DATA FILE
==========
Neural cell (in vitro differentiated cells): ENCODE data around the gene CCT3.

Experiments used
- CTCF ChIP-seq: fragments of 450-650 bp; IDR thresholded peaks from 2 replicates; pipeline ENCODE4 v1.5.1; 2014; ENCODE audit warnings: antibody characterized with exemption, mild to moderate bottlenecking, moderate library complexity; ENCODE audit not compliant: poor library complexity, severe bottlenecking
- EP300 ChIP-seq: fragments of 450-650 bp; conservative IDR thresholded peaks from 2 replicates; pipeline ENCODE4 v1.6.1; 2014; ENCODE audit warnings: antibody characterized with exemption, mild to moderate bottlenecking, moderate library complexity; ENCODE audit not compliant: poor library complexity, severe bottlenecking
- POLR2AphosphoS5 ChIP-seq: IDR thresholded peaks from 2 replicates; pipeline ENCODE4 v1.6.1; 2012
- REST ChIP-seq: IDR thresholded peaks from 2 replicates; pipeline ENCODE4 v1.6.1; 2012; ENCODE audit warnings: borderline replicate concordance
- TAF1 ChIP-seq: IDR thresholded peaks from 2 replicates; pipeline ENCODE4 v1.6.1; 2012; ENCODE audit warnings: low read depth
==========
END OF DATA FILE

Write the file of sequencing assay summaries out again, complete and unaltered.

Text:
Neural cell (in vitro differentiated cells): ENCODE data around the gene CCT3.

Experiments used
- CTCF ChIP-seq: fragments of 450-650 bp; IDR thresholded peaks from 2 replicates; pipeline ENCODE4 v1.5.1; 2014; ENCODE audit warnings: antibody characterized with exemption, mild to moderate bottlenecking, moderate library complexity; ENCODE audit not compliant: poor library complexity, severe bottlenecking
- EP300 ChIP-seq: fragments of 450-650 bp; conservative IDR thresholded peaks from 2 replicates; pipeline ENCODE4 v1.6.1; 2014; ENCODE audit warnings: antibody characterized with exemption, mild to moderate bottlenecking, moderate library complexity; ENCODE audit not compliant: poor library complexity, severe bottlenecking
- POLR2AphosphoS5 ChIP-seq: IDR thresholded peaks from 2 replicates; pipeline ENCODE4 v1.6.1; 2012
- REST ChIP-seq: IDR thresholded peaks from 2 replicates; pipeline ENCODE4 v1.6.1; 2012; ENCODE audit warnings: borderline replicate concordance
- TAF1 ChIP-seq: IDR thresholded peaks from 2 replicates; pipeline ENCODE4 v1.6.1; 2012; ENCODE audit warnings: low read depth